Cities have the intent to generate new modes and advanced solutions for the implementation of sustainable development initiatives.At the same time, cities require support to address barriers in terms of capabilities, financing, administration, access to appropriate and affordable technologies. Sharing best practices among cities will be critical to maximise the impact of the SDGs and create a more sustainable future for all.

The New Urban Agenda, which was agreed upon at the Third United Nations Conference on Housing and Sustainable Urban Development (Habitat III) in Quito, Ecuador during 17-20 October, 2016 offers a new model of urbanization in response to the challenges of rapid urban growth and specifically acknowledges local authorities as key partners in shaping the global agenda.

There are ten targets for SDG#11 that start to unpack the SDG’s meaning and philosophy, and also imply actual measures of progress:
• By 2030, ensure access for all to adequate, safe and affordable housing and basic services and upgrade slums
• By 2030, provide access to safe, affordable, accessible and sustainable transport systems for all, improving road safety, notably by expanding public transport, with special attention to the needs of those in vulnerable situations, women, children, persons with disabilities and older persons
• By 2030, enhance inclusive and sustainable urbanisation and capacity for participatory, integrated and sustainable human settlement planning and management in all countries Strengthen efforts to protect and safeguard the world’s cultural and natural heritage
• By 2030, significantly reduce the number of deaths and the number of people affected and substantially decrease the direct economic losses relative to global gross domestic product caused by disasters, including water-related disasters, with a focus on protecting the poor and people in vulnerable situations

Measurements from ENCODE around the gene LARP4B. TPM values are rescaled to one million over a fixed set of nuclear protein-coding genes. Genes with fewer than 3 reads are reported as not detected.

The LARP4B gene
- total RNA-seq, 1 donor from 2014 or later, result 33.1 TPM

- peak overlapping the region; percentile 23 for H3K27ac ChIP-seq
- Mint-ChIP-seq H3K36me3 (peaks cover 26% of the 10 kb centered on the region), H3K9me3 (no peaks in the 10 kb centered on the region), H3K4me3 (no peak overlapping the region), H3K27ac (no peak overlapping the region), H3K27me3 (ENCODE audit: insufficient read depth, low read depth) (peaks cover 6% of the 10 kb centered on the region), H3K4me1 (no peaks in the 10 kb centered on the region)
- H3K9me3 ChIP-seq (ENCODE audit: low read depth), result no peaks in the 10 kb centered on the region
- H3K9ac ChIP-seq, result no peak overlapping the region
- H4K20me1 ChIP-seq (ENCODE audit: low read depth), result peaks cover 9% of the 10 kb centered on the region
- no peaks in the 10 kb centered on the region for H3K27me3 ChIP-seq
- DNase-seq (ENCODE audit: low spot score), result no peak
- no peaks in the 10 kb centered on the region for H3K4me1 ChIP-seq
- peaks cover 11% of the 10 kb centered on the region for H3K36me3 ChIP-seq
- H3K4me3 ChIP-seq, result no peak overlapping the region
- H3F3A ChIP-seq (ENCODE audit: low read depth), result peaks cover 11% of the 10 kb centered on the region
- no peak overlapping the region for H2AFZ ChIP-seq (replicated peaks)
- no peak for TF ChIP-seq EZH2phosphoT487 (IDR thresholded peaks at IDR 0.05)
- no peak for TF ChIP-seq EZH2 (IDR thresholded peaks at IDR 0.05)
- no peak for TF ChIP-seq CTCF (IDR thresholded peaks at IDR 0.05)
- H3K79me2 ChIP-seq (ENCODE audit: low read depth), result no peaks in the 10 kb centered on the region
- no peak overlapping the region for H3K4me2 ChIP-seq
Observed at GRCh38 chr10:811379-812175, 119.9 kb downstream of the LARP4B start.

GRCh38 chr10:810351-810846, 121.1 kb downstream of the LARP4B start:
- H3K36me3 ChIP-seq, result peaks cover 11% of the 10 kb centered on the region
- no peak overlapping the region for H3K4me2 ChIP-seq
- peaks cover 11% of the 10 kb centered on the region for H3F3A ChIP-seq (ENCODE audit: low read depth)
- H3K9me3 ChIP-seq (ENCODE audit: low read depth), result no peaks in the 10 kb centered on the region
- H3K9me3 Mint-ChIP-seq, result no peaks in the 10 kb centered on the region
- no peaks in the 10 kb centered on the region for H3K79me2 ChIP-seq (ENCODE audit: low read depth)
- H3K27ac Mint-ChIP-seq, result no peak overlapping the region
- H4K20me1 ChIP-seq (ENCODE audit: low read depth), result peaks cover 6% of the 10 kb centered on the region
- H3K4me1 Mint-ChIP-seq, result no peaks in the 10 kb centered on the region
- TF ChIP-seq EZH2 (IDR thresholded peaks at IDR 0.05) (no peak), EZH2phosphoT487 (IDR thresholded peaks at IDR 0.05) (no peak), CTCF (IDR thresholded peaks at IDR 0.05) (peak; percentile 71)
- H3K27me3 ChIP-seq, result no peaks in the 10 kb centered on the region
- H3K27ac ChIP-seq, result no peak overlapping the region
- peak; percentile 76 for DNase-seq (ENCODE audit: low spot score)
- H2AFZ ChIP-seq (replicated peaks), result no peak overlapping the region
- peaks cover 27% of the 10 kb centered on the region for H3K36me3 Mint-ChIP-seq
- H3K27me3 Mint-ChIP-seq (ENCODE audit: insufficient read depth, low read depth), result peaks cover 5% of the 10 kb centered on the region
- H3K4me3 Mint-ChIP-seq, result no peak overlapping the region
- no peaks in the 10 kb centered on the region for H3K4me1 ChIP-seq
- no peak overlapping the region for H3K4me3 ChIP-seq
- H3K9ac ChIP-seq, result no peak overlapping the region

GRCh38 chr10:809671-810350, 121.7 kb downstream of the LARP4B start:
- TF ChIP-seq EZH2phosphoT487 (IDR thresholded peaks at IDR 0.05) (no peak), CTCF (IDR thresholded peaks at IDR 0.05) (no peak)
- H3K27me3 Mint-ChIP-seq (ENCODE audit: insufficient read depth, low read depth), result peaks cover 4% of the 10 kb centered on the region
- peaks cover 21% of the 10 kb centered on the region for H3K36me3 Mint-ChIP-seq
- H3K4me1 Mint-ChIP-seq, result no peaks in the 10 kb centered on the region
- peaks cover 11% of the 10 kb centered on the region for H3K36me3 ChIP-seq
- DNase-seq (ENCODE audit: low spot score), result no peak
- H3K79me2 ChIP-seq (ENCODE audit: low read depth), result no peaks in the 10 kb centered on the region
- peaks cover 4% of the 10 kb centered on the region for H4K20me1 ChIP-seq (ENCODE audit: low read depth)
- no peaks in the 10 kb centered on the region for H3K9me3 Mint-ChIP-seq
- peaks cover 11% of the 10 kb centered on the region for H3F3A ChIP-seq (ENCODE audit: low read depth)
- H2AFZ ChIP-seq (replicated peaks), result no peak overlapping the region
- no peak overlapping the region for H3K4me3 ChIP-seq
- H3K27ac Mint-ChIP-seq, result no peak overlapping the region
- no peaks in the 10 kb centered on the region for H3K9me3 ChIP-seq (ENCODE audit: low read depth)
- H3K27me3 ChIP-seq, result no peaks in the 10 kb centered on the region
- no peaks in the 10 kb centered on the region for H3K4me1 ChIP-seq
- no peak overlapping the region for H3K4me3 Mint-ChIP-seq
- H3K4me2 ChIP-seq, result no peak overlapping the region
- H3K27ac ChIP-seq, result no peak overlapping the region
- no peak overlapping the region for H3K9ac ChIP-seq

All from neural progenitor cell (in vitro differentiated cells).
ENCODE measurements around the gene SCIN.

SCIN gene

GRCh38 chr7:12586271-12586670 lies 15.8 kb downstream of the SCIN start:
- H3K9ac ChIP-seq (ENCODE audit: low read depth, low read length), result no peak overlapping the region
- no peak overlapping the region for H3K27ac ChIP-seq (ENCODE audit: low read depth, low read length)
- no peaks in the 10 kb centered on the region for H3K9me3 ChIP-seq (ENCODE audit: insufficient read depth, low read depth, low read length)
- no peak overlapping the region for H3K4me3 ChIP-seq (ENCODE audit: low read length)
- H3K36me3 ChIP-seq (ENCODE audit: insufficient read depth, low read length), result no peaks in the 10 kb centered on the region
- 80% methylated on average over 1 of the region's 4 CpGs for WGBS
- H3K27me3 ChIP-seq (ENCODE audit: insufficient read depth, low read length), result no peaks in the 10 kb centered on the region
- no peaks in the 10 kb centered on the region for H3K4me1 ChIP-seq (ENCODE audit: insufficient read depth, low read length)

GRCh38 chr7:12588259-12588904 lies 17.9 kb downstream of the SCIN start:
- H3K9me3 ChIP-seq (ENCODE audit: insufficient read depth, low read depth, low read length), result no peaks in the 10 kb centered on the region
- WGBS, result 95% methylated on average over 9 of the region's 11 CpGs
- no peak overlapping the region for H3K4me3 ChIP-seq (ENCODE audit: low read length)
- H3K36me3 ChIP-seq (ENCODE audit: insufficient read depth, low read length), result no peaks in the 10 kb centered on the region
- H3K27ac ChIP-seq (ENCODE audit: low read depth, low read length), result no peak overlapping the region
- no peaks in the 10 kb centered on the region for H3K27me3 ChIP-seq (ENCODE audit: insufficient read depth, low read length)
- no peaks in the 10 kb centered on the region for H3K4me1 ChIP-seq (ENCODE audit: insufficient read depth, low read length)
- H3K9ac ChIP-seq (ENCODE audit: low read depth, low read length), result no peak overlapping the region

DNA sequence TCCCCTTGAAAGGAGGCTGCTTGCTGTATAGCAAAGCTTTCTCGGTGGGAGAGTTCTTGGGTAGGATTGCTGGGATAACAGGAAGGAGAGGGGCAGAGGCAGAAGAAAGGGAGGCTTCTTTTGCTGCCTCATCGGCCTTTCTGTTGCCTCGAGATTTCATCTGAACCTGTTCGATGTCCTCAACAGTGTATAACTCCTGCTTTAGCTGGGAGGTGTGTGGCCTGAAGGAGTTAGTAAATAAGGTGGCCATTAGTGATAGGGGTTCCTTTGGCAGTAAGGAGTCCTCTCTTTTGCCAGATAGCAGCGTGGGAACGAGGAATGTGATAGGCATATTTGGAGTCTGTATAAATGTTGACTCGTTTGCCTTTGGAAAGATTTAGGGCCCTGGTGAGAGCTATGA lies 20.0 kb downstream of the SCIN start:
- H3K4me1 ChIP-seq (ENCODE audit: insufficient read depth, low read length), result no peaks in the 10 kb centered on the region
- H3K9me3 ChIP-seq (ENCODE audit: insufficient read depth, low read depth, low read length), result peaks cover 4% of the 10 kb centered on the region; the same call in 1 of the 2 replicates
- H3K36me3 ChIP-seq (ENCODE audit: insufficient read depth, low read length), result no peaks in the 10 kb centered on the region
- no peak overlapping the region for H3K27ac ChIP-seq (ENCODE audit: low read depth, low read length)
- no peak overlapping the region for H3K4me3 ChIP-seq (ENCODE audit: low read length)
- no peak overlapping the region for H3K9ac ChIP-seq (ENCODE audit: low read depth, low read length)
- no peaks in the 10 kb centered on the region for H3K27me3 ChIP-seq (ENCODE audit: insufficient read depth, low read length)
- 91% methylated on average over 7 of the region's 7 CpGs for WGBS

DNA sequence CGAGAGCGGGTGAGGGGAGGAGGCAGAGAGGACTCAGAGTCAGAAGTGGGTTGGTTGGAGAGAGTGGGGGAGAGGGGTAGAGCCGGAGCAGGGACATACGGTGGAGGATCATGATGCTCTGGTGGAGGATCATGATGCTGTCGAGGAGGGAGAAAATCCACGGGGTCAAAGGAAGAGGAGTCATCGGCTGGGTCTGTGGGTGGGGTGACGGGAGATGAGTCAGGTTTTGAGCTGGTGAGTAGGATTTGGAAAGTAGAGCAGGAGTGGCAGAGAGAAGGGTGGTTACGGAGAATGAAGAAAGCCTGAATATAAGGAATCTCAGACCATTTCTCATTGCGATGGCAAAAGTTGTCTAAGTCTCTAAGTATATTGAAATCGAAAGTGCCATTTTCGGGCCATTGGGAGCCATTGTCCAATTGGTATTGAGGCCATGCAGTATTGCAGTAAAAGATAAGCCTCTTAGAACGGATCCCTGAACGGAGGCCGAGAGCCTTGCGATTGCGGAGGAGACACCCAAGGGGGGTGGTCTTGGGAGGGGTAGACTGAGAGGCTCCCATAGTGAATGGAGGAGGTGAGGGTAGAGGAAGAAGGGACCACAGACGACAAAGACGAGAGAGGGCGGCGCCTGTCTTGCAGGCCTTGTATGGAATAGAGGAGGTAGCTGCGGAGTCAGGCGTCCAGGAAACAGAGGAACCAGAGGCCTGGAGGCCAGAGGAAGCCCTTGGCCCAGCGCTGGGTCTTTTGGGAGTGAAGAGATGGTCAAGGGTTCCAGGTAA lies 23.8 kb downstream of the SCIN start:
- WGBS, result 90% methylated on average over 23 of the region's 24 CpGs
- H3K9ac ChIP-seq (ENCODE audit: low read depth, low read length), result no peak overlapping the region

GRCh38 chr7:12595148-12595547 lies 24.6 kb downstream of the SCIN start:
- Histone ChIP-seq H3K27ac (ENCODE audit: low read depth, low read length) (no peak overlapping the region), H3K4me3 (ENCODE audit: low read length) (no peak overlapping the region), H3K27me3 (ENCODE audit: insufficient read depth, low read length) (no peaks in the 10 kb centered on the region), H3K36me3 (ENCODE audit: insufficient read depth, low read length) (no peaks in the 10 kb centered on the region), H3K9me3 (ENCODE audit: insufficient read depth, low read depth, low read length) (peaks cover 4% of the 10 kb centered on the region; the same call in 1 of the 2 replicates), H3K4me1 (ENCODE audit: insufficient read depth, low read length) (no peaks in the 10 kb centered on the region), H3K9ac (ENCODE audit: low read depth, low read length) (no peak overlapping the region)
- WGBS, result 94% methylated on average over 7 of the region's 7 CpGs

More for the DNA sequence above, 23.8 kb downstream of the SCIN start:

• By 2030, reduce the adverse per capita environmental impact of cities, including by paying special attention to air quality and municipal and other waste management
• By 2030, provide universal access to safe, inclusive and accessible, green and public spaces, in particular for women and children, older persons and persons with disabilities. Support positive economic, social and environmental links between urban, peri-urban and rural areas by strengthening national and regional development planning
• By 2020, substantially increase the number of cities and human settlements adopting and implementing integrated policies and plans towards inclusion, resource efficiency, mitigation and adaptation to climate change, resilience to disasters, and develop and implement, in line with the Sendai Framework for Disaster Risk Reduction 2015-2030, holistic disaster risk management at all levels
• Support least developed countries, including through financial and technical assistance, in building sustainable and resilient buildings utilizing local materials

A key focus of Habitat III and the New Urban Agenda is equity and social inclusion. By ensuring equity in opportunities and services, as well as fair distribution of society’s benefits and burdens, states and local actors advance social and urban development in line with human rights, and give individuals the chance to live to their full potential.
Through projects like Equi-City, the Government of India, state governments and urban local bodies are working hard to transform India’s cities for the better. India’s cities continue to grow. Unless this massive development is planned and made sustainable, the costs will be enormous, especially for the urban poor.The urban poor are the most vulnerable to current climate variability, such as regular floods and water deficits. Investments in new city infrastructure offers a tremendous opportunity to build sustainable and resilient cities using less energy and water. India, unlike other emerging economies, still has tremendous choices about how it can arise along a sustainable growth route. Choices in housing, energy and public transport could reap massive local and global benefits over decades: the right choices will save water, energy and carbon, and improve health and quality of life.